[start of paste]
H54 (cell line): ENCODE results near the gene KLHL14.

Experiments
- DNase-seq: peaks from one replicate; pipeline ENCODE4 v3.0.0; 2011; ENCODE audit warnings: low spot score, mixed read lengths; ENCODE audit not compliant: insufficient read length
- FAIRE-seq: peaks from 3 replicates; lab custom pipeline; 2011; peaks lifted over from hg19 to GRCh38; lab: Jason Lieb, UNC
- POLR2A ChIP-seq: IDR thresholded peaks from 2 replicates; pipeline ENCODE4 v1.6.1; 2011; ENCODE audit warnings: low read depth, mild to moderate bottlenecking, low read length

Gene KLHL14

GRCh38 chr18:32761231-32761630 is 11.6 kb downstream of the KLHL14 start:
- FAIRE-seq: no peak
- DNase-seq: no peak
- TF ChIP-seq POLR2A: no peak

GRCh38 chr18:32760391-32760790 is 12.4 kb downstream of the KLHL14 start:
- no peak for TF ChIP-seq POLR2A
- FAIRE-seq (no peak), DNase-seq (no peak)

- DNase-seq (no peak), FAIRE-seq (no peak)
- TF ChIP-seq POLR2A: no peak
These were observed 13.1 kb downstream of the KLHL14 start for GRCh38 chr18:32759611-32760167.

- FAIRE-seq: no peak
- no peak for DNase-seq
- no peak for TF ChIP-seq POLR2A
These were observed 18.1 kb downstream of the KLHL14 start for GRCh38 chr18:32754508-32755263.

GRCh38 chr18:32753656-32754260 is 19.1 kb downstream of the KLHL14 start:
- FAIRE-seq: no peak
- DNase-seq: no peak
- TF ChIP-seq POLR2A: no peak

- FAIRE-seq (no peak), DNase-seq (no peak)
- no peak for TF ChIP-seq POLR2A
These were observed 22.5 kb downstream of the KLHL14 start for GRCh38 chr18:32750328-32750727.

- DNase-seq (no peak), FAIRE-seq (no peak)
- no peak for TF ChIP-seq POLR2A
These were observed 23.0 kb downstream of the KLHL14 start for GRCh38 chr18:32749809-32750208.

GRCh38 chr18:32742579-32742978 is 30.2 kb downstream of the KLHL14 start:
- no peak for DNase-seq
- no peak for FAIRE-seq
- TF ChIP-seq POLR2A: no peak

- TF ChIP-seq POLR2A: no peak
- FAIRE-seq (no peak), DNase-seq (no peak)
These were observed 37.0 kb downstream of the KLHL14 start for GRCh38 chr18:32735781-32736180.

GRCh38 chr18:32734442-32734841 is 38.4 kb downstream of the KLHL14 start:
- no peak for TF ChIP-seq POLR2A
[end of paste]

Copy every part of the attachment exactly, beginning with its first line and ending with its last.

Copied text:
H54 (cell line): ENCODE results near the gene KLHL14.

Experiments
- DNase-seq: peaks from one replicate; pipeline ENCODE4 v3.0.0; 2011; ENCODE audit warnings: low spot score, mixed read lengths; ENCODE audit not compliant: insufficient read length
- FAIRE-seq: peaks from 3 replicates; lab custom pipeline; 2011; peaks lifted over from hg19 to GRCh38; lab: Jason Lieb, UNC
- POLR2A ChIP-seq: IDR thresholded peaks from 2 replicates; pipeline ENCODE4 v1.6.1; 2011; ENCODE audit warnings: low read depth, mild to moderate bottlenecking, low read length

Gene KLHL14

GRCh38 chr18:32761231-32761630 is 11.6 kb downstream of the KLHL14 start:
- FAIRE-seq: no peak
- DNase-seq: no peak
- TF ChIP-seq POLR2A: no peak

GRCh38 chr18:32760391-32760790 is 12.4 kb downstream of the KLHL14 start:
- no peak for TF ChIP-seq POLR2A
- FAIRE-seq (no peak), DNase-seq (no peak)

- DNase-seq (no peak), FAIRE-seq (no peak)
- TF ChIP-seq POLR2A: no peak
These were observed 13.1 kb downstream of the KLHL14 start for GRCh38 chr18:32759611-32760167.

- FAIRE-seq: no peak
- no peak for DNase-seq
- no peak for TF ChIP-seq POLR2A
These were observed 18.1 kb downstream of the KLHL14 start for GRCh38 chr18:32754508-32755263.

GRCh38 chr18:32753656-32754260 is 19.1 kb downstream of the KLHL14 start:
- FAIRE-seq: no peak
- DNase-seq: no peak
- TF ChIP-seq POLR2A: no peak

- FAIRE-seq (no peak), DNase-seq (no peak)
- no peak for TF ChIP-seq POLR2A
These were observed 22.5 kb downstream of the KLHL14 start for GRCh38 chr18:32750328-32750727.

- DNase-seq (no peak), FAIRE-seq (no peak)
- no peak for TF ChIP-seq POLR2A
These were observed 23.0 kb downstream of the KLHL14 start for GRCh38 chr18:32749809-32750208.

GRCh38 chr18:32742579-32742978 is 30.2 kb downstream of the KLHL14 start:
- no peak for DNase-seq
- no peak for FAIRE-seq
- TF ChIP-seq POLR2A: no peak

- TF ChIP-seq POLR2A: no peak
- FAIRE-seq (no peak), DNase-seq (no peak)
These were observed 37.0 kb downstream of the KLHL14 start for GRCh38 chr18:32735781-32736180.

GRCh38 chr18:32734442-32734841 is 38.4 kb downstream of the KLHL14 start:
- no peak for TF ChIP-seq POLR2A